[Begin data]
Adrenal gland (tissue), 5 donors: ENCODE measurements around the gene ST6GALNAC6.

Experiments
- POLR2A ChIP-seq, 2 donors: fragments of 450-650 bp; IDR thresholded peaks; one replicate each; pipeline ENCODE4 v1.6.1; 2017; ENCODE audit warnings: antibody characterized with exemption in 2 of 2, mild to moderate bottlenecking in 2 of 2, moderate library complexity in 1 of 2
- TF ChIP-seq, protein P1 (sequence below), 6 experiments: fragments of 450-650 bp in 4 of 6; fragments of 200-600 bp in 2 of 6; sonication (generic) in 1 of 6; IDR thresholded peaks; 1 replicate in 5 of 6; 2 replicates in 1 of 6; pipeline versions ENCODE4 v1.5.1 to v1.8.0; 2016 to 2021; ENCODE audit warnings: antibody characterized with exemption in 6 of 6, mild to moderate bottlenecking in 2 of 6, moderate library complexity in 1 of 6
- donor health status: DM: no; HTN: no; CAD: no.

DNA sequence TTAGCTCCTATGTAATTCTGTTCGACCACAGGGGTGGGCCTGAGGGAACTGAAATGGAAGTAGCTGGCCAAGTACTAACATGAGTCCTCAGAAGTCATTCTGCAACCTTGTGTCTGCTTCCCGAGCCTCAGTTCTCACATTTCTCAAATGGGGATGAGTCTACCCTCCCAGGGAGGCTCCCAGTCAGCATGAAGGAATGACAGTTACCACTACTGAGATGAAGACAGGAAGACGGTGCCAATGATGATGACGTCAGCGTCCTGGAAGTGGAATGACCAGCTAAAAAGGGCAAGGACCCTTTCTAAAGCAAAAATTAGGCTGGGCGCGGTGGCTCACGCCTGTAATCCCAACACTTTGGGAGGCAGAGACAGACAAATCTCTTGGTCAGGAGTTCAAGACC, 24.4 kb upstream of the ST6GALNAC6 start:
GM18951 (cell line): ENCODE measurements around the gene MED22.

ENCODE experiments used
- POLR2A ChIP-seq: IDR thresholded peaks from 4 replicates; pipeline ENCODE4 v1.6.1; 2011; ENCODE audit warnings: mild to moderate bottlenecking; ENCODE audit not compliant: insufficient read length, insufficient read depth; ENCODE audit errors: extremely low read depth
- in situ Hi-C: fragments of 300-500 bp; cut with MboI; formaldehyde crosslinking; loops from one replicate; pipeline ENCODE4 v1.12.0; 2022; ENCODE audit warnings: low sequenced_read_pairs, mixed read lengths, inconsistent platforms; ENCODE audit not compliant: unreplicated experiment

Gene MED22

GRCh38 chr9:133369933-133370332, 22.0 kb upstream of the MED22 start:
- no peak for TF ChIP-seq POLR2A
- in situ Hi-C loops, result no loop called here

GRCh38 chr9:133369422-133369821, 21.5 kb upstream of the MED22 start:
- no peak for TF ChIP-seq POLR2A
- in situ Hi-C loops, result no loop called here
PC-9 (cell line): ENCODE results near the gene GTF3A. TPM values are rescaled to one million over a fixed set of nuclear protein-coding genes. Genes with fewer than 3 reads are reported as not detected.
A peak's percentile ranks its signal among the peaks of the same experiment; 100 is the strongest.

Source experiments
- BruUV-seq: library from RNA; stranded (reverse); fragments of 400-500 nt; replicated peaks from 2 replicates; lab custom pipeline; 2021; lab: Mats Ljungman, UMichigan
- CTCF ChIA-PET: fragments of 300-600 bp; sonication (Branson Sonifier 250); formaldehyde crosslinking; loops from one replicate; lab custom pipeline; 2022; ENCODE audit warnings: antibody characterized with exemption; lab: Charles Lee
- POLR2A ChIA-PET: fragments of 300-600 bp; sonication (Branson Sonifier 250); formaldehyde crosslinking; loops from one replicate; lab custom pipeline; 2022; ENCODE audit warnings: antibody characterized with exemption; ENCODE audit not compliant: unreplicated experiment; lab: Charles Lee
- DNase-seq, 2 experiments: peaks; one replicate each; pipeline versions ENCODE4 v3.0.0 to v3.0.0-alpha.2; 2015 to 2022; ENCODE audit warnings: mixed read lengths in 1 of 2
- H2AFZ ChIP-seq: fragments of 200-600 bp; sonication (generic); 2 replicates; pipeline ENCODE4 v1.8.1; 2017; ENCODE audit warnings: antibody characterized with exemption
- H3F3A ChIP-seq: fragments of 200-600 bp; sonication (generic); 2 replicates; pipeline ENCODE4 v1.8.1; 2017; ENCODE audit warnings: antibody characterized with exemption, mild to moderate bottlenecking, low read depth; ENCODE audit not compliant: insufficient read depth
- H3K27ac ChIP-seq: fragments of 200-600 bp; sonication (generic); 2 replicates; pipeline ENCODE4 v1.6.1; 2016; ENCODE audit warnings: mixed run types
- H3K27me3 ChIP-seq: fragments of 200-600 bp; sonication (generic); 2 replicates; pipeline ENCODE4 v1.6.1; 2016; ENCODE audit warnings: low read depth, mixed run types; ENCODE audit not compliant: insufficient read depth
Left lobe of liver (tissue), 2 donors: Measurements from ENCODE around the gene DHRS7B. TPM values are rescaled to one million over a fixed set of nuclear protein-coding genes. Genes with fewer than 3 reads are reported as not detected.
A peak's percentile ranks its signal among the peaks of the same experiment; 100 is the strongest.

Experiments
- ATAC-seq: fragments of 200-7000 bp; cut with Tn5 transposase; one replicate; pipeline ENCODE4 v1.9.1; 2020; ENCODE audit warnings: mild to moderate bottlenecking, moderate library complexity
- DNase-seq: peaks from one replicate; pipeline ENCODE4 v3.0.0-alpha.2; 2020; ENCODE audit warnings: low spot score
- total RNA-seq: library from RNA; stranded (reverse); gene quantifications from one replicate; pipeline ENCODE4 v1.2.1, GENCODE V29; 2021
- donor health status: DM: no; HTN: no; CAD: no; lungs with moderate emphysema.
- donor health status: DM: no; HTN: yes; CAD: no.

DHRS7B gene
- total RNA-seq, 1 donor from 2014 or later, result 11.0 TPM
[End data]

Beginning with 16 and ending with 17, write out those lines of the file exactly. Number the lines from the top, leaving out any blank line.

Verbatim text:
- no peak for TF ChIP-seq POLR2A
- in situ Hi-C loops, result no loop called here